Finally, your graders are routing for you. We want you to succeed. We get a dollar bonus if a paper we nominate as an exemplar is approved as a nominated exemplar and posted on the nominated exemplar section of the web page.

Wednesday, July 19, 2017

Senior Enterprise Architect Wanted - I think this is in the Washington DC area


(Please forgive the grey shading, this is what I got from the recruiter)

For further info, please call:
Gregory Price
Vice President of Defense Programs
Trowbridge & Trowbridge, LLC

Cell: 815.531.9667
1430 Spring Hill Road, Suite 200, McLean, VA  22102 |  www.tt-llc.com  |  O: 571-298-8478 | F: 571-499-4153


= = = = =
Senior Enterprise Architect 

Work Experience, min 12 years:
5+ years primary role operating, troubleshooting, installing network routers and switches
5+ years primary role designing, architecting routed and switched networks
2+ years as senior or lead network architect in multi-tenant network
2+ years as senior or lead network architect in planning, designing, and building software defined networks 3+ years DoD environment

Certifications:
At least two nationally recognized certifications for senior network administrators/engineers/architects, and one of these certifications must be tied to the proposed solution’s routers and switches.
IAT Level III in accordance with DoD 8570.01-M http://iase.disa.mil/iawip/Pages/iabaseline.aspx
Education:
Bachelor’s degree in Information Systems, Engineering or Equivalent; Master’s degree preferred
Demonstrated Skills:
Ability to analyze requirements; plan and develop technical solutions and frameworks; develop test and implementation plans, analyze and evaluate networks,
Use of current and emergent network design principles and protocols
Experience with network virtualization technologies and vendors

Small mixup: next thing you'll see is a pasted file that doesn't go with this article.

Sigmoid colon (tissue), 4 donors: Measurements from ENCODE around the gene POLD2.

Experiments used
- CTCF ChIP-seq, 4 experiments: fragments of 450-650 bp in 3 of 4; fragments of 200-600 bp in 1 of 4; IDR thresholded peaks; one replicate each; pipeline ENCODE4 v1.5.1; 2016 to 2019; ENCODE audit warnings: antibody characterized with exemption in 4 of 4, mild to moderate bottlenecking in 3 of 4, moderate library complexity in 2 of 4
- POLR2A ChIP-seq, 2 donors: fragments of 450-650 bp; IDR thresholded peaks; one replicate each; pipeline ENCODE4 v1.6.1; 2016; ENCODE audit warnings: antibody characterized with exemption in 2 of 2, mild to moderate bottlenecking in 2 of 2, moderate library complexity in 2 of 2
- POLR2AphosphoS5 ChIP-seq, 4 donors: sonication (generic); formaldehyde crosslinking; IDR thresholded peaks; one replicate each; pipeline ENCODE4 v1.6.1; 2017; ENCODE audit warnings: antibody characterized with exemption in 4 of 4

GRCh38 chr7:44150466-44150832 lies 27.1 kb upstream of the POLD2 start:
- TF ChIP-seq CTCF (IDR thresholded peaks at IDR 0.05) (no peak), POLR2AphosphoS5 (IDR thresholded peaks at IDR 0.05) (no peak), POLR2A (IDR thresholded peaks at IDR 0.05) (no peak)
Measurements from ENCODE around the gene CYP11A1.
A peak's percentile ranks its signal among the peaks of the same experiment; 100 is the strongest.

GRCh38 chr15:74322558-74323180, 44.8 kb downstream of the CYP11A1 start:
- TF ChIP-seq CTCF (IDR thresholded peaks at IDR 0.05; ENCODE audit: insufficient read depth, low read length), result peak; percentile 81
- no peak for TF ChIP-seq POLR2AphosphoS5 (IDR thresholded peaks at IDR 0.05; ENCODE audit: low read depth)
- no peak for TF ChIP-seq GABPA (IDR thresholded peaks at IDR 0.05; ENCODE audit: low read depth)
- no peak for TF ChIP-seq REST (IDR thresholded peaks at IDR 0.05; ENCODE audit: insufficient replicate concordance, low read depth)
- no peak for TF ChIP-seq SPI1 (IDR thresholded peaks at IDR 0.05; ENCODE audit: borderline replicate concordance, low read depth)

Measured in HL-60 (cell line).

Experience with multi-tenant network architectures
Experience with specific designing and modernize a complex network to separate control from data planes. Familiarity with a width variety network routing and switching equipment devices from multiple vendors Scripting languages such as Pearl, Python.

Awareness of DoD JIE-JRSS architecture, and design experience for a DoD network within the last 3 years.
Clearance:
Active or current Top Secret clearance, SCI eligible, adjudicated through DoD Central Adjudicative Facility (CAF).
67 of 79 SDN Solution Final PWS v1.0 As Of: 23May17_1700hours 

Friday, July 14, 2017

Cybersecurity research: What and How

Friday July 7, 2017, I was asked by the folks at SANS.EDU to help the graduate students submit research proposals to be evaluated by the STI research committee. It was fun work, and a glimpse at a new, (to me), part of the research process at STI.

In the first batch there were a number of potentially great proposals, but only one student took the time to clearly articulate what she was going to do and how she was going to do it. Not surprisingly, when this proposal reached the committee for a go/no go decision, the answer was go, (approved), and several faculty members volunteered to be the advisor on the project.

The experience led me to wonder, "what is the difference between the successful project proposals and the ones we evaluate as not yet ready?" From the title of the blog post you can probably guess the answer is the successful students clearly articulate what they are going to do and how they are going to do it. Before we examine that, let's take a minute to define a Cybersecurity Research Proposal. There are, amazingly, three key words to consider:

    Cybersecurity: all of the proposals fell into the realm of computer security, so we don't need to belabor this point. We can leave Better methods of picking daisies to some other worthy institution.

    Research: we ran into some problems here.  Research is studious inquiry. Research is not regurgitation of already published information, or an opportunity to recount one's personal experience.

    Proposal: this is where the student defines what they are going to do and how they are going to do it.